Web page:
Smoking cigarettes, vaping or inhaling other substances regularly into the lungs is likely to put people at a higher risk for complications from COVID-19, a Mayo Clinic doctor said.
Dr. J. Taylor Hays, a physician at Mayo Clinic in Rochester, Minn., said Tuesday that data from China indicates smokers experienced serious illness and death from the coronavirus at a higher rate than nonsmokers.
“There probably was a higher mortality rate in smokers,” Hays said. “At least, they are overrepresented in those people who had complications and death as a result of SARS-CoV-2 infection.”
Since the virus is new, data on smoking and COVID-19 hasn’t been widely studied yet. But data from the Middle East respiratory syndrome, or MERS, outbreak in the early 2010s also indicates infected smokers had a higher mortality rate than nonsmokers, Hays said.
People who vape, use e-cigarettes, smoke marijuana or regularly inhale other substances are likely also at risk, he added.
The increased danger of complications comes from two factors.
The first: Smoking reduces our lungs’ defenses against infection. The lungs’ cilia — hair-like projections that “beat” to clear mucus and infected particles from the lungs — become paralyzed or beat without coordination when a person smokes, Hays said.
Smoking also causes increased mucus production, which can pool in the lung, and inflammation in the bronchial tubes that carry air into the lungs, Hays said.
“The first line of defense in the lungs (is) down, and secondly, people who smoke are more likely to have some of the risk factors: chronic lung disease, emphysema, chronic cardiovascular disease and diabetes,” Hays said.
Those factors are also believed to raise the risk of serious COVID-19 complications, according to the CDC. (For more information go to tinyurl.com/uyrrx63.)
The CDC also noted that people at “high risk for severe illness from COVID-19” include people 65 and older, people who live in nursing homes and people with underlying medical conditions or who are immunocompromised.
Smokers might also have a harder time recovering from COVID-19, Hays said: “We don’t have any data from COVID-19 because we haven’t had enough time to follow people who’ve recovered, but there is data to suggest people who are smokers ... may have more risk of long-term complications such as (lung) scarring, or fibrosis, after the recovery.”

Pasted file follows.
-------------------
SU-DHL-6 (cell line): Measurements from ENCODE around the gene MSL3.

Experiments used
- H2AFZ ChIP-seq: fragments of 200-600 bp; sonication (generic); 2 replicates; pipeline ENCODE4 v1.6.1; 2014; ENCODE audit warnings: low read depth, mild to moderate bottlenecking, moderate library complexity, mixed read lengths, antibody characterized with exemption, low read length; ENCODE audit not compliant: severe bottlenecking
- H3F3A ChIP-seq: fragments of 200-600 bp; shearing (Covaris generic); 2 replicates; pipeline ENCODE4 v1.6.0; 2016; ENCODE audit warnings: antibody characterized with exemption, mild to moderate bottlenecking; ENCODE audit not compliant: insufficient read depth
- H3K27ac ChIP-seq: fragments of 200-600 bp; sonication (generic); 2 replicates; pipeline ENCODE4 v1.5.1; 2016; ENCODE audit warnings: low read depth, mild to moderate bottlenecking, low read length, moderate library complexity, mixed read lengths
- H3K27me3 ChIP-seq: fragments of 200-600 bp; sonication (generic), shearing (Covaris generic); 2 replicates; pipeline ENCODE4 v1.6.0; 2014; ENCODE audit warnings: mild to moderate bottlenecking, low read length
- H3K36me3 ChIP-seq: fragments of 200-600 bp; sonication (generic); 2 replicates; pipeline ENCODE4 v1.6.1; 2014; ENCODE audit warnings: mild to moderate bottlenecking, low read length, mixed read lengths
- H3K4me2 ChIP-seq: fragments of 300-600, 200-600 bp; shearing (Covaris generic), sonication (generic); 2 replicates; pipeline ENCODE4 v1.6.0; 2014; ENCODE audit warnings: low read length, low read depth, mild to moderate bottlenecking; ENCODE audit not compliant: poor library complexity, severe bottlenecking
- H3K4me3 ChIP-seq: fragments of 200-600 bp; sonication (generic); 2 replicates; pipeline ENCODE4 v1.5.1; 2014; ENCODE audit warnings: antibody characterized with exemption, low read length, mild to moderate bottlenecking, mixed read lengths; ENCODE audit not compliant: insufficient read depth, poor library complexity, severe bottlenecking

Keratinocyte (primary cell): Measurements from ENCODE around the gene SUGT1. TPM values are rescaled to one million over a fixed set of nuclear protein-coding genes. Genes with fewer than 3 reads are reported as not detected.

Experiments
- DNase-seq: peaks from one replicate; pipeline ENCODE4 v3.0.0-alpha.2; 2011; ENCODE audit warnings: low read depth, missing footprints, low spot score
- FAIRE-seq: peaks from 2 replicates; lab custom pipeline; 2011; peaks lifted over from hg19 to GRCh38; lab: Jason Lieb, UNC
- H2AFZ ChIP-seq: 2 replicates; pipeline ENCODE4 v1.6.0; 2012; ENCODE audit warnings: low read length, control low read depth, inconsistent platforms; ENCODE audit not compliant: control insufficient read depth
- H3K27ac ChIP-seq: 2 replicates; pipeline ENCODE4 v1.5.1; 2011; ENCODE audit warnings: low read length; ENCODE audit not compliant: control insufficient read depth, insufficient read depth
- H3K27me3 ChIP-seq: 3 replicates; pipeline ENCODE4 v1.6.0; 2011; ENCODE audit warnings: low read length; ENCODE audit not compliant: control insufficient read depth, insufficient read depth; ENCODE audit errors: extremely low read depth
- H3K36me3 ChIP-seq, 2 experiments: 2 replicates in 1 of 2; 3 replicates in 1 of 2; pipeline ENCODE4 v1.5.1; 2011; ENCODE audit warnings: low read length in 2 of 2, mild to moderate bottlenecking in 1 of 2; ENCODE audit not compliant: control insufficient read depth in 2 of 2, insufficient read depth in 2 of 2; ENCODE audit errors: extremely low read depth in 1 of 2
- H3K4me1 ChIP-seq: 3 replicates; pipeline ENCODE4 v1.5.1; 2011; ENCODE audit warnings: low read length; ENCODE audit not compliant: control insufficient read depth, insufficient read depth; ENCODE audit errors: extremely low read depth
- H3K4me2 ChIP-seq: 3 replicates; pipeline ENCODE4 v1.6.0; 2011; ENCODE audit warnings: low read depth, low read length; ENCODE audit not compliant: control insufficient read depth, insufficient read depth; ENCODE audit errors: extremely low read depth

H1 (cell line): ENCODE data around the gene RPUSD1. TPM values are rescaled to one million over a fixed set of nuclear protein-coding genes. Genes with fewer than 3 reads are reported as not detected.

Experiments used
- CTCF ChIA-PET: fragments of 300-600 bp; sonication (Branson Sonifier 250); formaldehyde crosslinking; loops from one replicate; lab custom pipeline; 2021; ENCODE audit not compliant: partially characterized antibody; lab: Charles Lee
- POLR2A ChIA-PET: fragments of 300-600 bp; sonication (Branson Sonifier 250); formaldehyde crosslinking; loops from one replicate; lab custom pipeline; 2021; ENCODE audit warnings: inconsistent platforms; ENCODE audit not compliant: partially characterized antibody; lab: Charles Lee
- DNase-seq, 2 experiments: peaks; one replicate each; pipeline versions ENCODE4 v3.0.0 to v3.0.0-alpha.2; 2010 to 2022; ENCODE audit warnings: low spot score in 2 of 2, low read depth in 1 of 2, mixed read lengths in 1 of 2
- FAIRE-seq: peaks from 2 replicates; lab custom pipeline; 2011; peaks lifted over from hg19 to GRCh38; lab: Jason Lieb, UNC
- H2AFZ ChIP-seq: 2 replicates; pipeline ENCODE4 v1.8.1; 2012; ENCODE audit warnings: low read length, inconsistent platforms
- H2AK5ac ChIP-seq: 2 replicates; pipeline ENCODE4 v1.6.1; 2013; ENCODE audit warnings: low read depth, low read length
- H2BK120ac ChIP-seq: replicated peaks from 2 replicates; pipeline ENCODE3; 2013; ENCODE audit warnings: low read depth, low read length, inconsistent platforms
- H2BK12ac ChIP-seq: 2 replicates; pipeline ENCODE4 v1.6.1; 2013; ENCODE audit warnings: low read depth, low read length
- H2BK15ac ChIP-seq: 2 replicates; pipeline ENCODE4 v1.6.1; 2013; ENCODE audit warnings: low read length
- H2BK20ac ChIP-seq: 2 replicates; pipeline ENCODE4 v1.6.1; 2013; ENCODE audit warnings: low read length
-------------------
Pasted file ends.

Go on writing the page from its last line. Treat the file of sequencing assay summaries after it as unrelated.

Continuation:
While the medical community doesn’t know if vaping impairs lung function, “we’d just guess there’d be a higher risk of complications if you inhale any substance regularly,” Hays said. “It’s probably producing some change in the lining of the lung.”
The best way to protect your respiratory system is not smoking, but other things that boost immune function are exercise, eating healthy food and getting enough sleep, he said.
Hays recommended people consider stopping smoking as soon as they can, and consult resources like their state’s tobacco quitline at 800-784-8669, the National Cancer Institute’s quit plan at cancer.gov or another nicotine dependence resource.
“We’re under this stay-at-home order, and people are probably smoking indoors more than they used to. People exposed to secondhand smoke are also at risk for COVID-19 complications,” Hays added.
COVID-19, the disease caused by the new coronavirus SARS-CoV-2, has sickened over 823,000 people worldwide and caused nearly 41,000 deaths, according to data from a Johns Hopkins Center for Systems Science and Engineering map. In the U.S., there are over 163,000 COVID-19 cases, and 2,860 people have died, according to the Centers for Disease Control and Prevention.
Wisconsin has over 1,350 positive cases as of Tuesday, according to the state Department of Health Services. There are at least 25 confirmed deaths in the state by Tuesday based on state and local health department reports, the Associated Press reported.